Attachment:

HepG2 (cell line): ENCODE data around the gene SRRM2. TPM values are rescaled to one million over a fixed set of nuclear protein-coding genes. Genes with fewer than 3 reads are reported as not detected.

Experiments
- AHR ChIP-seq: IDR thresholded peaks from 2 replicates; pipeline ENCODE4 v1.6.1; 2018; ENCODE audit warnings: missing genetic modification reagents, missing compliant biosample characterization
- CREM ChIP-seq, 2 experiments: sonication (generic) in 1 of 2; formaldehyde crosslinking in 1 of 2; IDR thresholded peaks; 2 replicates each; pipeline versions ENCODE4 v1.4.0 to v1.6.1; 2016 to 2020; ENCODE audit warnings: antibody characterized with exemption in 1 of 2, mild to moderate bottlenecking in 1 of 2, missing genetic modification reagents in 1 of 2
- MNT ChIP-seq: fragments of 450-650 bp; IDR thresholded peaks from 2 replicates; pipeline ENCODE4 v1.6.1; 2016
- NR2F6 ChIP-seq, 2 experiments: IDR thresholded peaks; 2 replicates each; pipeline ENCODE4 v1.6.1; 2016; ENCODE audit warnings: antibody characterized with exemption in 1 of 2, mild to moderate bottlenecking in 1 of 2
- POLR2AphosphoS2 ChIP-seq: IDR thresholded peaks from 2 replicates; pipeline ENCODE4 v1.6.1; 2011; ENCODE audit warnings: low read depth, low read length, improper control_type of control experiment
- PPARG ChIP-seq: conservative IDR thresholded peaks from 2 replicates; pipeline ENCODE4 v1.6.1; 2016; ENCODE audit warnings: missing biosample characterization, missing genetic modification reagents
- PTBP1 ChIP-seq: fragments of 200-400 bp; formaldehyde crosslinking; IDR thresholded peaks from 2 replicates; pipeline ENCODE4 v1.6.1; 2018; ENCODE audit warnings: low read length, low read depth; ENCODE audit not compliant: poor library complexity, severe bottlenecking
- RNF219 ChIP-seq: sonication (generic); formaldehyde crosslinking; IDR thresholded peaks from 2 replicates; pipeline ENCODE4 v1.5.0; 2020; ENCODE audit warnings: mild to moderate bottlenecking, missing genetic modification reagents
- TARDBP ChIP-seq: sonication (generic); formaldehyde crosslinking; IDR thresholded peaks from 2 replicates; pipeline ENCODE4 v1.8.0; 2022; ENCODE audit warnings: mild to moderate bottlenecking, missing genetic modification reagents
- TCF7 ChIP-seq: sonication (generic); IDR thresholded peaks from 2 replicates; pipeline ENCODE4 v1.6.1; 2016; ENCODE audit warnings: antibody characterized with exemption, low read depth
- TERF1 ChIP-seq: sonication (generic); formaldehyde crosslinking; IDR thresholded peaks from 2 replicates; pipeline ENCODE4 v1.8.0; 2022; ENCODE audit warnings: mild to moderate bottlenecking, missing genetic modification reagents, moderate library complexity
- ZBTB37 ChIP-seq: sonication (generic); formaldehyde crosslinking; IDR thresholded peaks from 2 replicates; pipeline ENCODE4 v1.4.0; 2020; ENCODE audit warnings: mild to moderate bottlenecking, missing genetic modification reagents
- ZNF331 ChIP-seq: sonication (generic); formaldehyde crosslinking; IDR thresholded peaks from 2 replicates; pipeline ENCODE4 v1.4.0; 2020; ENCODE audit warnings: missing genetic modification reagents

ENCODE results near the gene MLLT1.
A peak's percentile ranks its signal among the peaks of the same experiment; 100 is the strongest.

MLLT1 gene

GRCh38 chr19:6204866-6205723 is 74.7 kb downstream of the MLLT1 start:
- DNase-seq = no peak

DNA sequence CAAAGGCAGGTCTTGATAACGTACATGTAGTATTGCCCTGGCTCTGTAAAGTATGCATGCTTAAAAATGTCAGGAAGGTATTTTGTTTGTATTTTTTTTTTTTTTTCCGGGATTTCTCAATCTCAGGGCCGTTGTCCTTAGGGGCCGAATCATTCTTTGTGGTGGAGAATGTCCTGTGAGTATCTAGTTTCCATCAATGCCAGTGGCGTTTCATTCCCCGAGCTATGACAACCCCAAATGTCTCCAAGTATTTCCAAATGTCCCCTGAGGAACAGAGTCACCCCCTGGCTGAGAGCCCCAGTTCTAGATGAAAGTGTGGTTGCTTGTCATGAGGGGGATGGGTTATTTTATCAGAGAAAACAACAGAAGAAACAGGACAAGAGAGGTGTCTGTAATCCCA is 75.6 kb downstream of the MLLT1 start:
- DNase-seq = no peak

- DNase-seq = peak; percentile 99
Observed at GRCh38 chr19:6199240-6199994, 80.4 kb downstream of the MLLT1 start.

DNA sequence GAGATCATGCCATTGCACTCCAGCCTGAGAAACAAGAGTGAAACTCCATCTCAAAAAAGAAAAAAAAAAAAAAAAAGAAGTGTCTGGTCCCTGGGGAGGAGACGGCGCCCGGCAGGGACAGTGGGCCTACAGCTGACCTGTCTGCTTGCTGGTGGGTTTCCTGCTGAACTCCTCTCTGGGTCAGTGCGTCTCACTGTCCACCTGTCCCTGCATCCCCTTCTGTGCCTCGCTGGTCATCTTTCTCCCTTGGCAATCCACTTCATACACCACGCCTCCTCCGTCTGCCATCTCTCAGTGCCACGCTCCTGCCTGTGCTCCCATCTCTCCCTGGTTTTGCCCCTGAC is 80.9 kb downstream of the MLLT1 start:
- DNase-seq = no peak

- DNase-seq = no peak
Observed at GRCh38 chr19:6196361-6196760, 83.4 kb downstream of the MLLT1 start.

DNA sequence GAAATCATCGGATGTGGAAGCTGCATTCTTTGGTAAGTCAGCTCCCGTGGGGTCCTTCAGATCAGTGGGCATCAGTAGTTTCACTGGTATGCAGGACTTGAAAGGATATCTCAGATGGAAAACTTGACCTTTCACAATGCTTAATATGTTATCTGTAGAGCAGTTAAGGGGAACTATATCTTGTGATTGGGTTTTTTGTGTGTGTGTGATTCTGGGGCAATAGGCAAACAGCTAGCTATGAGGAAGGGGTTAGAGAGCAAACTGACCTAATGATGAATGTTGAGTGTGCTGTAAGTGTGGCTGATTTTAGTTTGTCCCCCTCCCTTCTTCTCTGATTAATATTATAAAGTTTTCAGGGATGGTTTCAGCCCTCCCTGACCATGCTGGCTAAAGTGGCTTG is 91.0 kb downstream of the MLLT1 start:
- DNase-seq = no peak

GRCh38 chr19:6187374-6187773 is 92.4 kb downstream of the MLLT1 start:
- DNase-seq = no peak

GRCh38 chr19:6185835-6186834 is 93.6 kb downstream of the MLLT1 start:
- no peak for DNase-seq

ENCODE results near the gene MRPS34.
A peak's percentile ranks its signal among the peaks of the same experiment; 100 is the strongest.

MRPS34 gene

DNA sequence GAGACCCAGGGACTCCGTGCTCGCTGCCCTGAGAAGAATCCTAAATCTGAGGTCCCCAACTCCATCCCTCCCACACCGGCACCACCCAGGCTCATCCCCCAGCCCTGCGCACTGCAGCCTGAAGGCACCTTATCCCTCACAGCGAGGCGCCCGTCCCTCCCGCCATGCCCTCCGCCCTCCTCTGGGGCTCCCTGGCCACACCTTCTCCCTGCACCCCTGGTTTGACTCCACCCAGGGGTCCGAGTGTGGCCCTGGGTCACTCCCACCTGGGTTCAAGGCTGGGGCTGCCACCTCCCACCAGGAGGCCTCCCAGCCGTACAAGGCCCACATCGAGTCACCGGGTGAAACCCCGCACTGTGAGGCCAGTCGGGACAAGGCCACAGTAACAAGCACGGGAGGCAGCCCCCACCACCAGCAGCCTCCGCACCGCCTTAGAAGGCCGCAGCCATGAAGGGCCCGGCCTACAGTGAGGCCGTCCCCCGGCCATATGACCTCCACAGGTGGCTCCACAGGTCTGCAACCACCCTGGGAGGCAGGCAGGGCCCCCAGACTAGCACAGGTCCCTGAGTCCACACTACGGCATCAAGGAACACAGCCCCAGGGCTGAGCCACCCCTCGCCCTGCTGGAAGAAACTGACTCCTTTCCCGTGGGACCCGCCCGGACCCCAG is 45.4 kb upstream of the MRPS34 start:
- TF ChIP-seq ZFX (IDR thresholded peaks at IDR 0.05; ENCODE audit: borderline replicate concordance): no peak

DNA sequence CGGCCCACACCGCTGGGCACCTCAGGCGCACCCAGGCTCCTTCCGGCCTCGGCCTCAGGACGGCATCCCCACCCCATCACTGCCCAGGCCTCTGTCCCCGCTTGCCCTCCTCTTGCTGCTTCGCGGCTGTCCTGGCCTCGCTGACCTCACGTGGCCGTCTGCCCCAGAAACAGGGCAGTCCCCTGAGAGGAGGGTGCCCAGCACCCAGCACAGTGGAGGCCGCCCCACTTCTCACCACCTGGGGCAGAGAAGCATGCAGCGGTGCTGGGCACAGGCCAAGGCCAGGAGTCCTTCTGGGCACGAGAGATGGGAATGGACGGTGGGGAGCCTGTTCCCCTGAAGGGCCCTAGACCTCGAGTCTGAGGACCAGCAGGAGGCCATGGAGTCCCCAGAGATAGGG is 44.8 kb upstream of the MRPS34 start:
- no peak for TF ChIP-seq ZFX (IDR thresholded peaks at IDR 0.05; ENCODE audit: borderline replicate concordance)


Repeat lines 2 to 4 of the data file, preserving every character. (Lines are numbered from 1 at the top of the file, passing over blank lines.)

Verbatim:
Experiments
- AHR ChIP-seq: IDR thresholded peaks from 2 replicates; pipeline ENCODE4 v1.6.1; 2018; ENCODE audit warnings: missing genetic modification reagents, missing compliant biosample characterization
- CREM ChIP-seq, 2 experiments: sonication (generic) in 1 of 2; formaldehyde crosslinking in 1 of 2; IDR thresholded peaks; 2 replicates each; pipeline versions ENCODE4 v1.4.0 to v1.6.1; 2016 to 2020; ENCODE audit warnings: antibody characterized with exemption in 1 of 2, mild to moderate bottlenecking in 1 of 2, missing genetic modification reagents in 1 of 2